China-New Car Assessment Program (C-NCAP), run by China Automotive Technology and Research Center (CATARC) since 2006, has crash-tested more than 100 models. The vast majority of those tested cars were locally built by either native or sino-foreign joint venture companies. Some readers have recently asked why ChinaAutoWeb.com has carried no report on the test results, which, as they naturally expect, could be valuable to those wanting to know how safe Chinese cars are.
The short answer is that, at this stage, we find C-NCAP controversial and untrustworthy. Its name misleads many to believe it is similar to, or on a par with, NHTSA’s NCAP (in the US), Euro NCAP, Australia’s ANCAP, or Latin-NCAP, while in fact it is not.
As test scores from C-NCAP have been increasingly used by car makers in marketing campaigns, we feel it is time to make known our doubts.
(1) The program is non-authoritative due to insufficient recognition and participation. Although its organizer, CATARC, is a government-affiliated institute, C-NCAP is not based on, and does not represent, a wide consensus on vehicle safety issues between the government, industry and consumers. To a large degree, it is not operated in an open way. And as acknowledged below, the standards it puts forward are not "official or industry standards"–nor are they intended to be, but rules controlled by a business-like organization, that is, the CATARC.
Thus said Li Weijing, head of C-NCAP’s Administration Department:
"The standards [for vehicle safety] we formulate are not official standards (from the government) or industry standards. You can say they are standards from a company–that is, rules and procedures set by our center (CATARC), which can be regarded as a business. As we are the maker of the rules, we are the dominant and leading factor."
(2) The program lacks neutrality and fairness due to its for-profit activities. Receiving no direct funding from the government, it has to come up with the money to smash cars through skillful means (it sells not only a car magazine but new cars itself). According to its supervisors, CATARC pays about 80% the program’s running cost, which reached millions of US dollars each year, while automakers cover the rest (they pay big to buy smashed models and data of the tests, among other things, from C-NCAP). For those automakers who choose to pay for the crash tests of their own models, the program routinely selects as test cars models of top trim levels, which come with more safety features, even if those models are rare on the market.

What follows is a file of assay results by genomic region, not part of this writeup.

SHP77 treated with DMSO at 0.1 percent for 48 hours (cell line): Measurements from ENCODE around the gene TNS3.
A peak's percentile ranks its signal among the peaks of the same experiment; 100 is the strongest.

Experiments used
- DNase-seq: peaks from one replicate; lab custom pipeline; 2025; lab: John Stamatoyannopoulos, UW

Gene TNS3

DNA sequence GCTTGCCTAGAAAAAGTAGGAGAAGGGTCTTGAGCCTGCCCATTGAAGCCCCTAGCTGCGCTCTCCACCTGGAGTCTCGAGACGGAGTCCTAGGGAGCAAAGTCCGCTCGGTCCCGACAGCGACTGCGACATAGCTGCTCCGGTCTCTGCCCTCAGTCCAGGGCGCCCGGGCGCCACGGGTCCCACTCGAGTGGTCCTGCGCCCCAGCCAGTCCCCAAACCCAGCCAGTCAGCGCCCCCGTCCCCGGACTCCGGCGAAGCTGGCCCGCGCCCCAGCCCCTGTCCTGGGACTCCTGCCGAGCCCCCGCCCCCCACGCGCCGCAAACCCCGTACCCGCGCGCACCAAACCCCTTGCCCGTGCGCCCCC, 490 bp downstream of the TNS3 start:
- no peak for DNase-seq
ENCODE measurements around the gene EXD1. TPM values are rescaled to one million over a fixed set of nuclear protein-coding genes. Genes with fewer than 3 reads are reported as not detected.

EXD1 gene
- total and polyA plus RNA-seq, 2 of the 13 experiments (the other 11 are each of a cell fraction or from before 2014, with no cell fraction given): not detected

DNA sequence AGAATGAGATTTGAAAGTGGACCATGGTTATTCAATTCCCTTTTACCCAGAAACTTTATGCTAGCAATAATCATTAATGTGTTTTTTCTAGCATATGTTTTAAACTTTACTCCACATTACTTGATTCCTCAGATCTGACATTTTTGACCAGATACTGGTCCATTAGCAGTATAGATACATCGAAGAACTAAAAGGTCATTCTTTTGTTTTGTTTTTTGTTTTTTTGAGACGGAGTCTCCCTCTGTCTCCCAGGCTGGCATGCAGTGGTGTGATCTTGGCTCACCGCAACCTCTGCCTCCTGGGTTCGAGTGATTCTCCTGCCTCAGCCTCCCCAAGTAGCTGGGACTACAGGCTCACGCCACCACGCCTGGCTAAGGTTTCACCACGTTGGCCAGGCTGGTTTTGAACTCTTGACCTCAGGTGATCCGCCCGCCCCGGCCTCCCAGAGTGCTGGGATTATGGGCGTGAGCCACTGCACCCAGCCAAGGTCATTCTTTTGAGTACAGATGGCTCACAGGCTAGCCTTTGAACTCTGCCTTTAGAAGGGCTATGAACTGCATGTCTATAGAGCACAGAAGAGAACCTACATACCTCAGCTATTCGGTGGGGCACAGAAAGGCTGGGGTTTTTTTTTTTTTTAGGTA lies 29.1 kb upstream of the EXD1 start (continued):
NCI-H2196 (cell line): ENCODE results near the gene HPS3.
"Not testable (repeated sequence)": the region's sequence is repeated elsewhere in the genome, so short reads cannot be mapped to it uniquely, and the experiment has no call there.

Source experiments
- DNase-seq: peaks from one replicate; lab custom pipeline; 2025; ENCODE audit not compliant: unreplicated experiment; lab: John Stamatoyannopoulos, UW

Can money buy more stars? The readers can judge for themselves from the following statement made in a highly frank–also puzzling–way by the chief of CATARC, Zhao Hang.
"In a market economy, there cannot be any "third party" in an absolute sense, or an enterprise that is not for-profit. We, in the auto industry, is to serve the members of that industry. And I feel it is totally normal to charge a little for our service. If this can be described as for-profit, if the served and serving can be described by such a relation of profit, then we are all in that relation. We do not charge for anything other than service, or favor any particular company we serve."
(3) Compared with NCAP tests in other parts of the world, the tests C-NCAP carries out are often insufficient, less strict, and based on compromised requirements. C-NCAP administers three tests: frontal of 100% and 40% overlap and side impact, omitting pedestrian protection, rear impact, and side impact pole tests. And it usually crashes cars at a lower speed than other NCAPs, opting for 50km/h in the frontal test–compared with 64km/h in Europe, Australia and Latin America, and 56km/h in the US.
What’s more, a model can get credits for many extra-test factors, such as how many airbags it has, whether the seatbelt reminders are installed, and the way it gives out these extra credits often seems non-consistent and arbitrary.
(4) Currently most Chinese consumers, which the C-NCAP is supposed to serve, do not trust it. Even the state television, CCTV, made a special program casting doubts on its validity. According to a poll conducted by sina.com.cn, the most frequented Chinese internet portal, 72% of the over 4,000 people asked say they do not think the program’s crash tests are fair; only 6% think they are.